Laying Down Wine

The majority of wine sold in the United States is consumed within 48 hours of purchase. Today, most wines are ready to drink upon release, with winemakers favoring a fruit-forward, very approachable style. That was not always the case. Until the late '70s regions like Bordeaux, Piedmont or Rioja, to name a few, produced wines that were closed in and rather unpleasant upon release. Tannins, one of the components that can contribute to the longevity of a wine, were bigger and added an unpleasant bitterness. With time, the wines evolved, the tannins resolved themselves and the best wines took on a complexity that was sought after and cherished.

Now it's all about immediate gratification with rich, ripe fruit and sweet oak leading the way. Wine making techniques and vineyard management have helped to create a more level playing field, easing the roller coaster ride of good and bad vintages, and allowing decent wines to be made in all but the worst years. Overly tannic wines are rare and those tannins present are riper and better integrated making them much less objectionable. So why do some people still lay down wine?

Even if you never plan on keeping any wine for more than a few months, putting together a small collection of bottles makes sense for reasons of economy and convenience. You save when you buy by the case, and it's always nice to have a few bottles around for when guests drop by unexpectedly. And when you find a wine you like, you should lay in a decent supply to avoid the disappointment of discovering that it's sold out.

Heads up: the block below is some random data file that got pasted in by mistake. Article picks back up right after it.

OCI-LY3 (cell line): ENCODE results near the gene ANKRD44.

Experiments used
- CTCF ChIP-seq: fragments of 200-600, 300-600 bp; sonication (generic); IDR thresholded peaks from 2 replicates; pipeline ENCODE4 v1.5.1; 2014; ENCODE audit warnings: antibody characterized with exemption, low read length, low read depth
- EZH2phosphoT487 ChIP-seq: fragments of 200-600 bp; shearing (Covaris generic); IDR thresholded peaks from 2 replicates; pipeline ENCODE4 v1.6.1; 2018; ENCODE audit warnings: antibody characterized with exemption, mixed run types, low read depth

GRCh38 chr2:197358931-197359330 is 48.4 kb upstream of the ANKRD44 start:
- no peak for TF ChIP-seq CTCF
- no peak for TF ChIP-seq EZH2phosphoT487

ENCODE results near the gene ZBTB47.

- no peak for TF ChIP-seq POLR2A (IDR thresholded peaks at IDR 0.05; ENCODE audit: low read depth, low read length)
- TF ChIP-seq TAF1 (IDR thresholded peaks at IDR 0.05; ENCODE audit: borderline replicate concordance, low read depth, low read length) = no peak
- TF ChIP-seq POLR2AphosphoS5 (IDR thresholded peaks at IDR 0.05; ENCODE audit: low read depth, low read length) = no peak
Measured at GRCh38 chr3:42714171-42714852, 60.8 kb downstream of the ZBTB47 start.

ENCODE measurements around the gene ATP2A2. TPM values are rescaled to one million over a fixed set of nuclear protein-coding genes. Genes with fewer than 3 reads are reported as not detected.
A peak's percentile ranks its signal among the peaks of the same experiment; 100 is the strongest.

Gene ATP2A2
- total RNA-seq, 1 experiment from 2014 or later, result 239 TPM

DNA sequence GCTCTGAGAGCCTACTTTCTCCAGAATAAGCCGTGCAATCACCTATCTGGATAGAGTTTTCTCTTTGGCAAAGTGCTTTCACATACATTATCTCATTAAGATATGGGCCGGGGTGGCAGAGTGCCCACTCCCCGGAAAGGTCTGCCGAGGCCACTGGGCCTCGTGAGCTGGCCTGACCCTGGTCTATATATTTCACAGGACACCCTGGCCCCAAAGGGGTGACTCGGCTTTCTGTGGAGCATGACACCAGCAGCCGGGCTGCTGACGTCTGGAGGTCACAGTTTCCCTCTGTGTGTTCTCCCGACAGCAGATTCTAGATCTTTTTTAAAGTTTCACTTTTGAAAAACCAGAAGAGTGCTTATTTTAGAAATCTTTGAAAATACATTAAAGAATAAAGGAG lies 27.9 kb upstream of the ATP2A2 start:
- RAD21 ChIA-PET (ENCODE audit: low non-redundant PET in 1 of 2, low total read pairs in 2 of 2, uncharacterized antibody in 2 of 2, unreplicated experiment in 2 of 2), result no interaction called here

Beyond that, it is fun to see how wines change over the years, and even with today's more forward styles, wines do continue to evolve in the bottle. I recently had the chance to taste a variety of different wines from the 1996 vintage, and it demonstrated both the rewards and pitfalls of laying down wines. A white Burgundy from Sauzet was disappointing, the fruit having dropped off too much leaving a sharp acid spike. But a red Bordeaux from Cos d'Estournel had incredible fruit with layers of aromas and flavors in a very well-integrated wine. And a Cab, Cab Franc blend from Viader proved amazingly fresh with bright blackberry fruit, nicely resolved tannins, a velvety texture and spicy layers of mocha and dark berry on the finish. So while there's nothing wrong with drinking a wine the day you buy it, try losing a bottle or two in a dark, cool closet to enjoy a few years down the line.

Pin It

Speaking of Wine Sipper

More by David Kirkpatrick


Comments are closed.


Latest in Winesipper

  • The Many Moods of Malbec

    The Many Moods of Malbec

    With so much so-so Malbec washing in from Argentina, it’s easy to take the variety for granted.
    • Oct 19, 2016
  • Syrah Finds a Home in Idaho

    Syrah Finds a Home in Idaho

    Syrah is one grape that has found a happy and successful home here in Idaho.
    • Oct 5, 2016
  • Make Mine Chablis

    Make Mine Chablis

    For me (and for many others), Chablis is consistently the purest expression of the Chardonnay grape.
    • Sep 14, 2016
  • More »

Larry King Interviews…

© 2016 Boise Weekly

Website powered by Foundation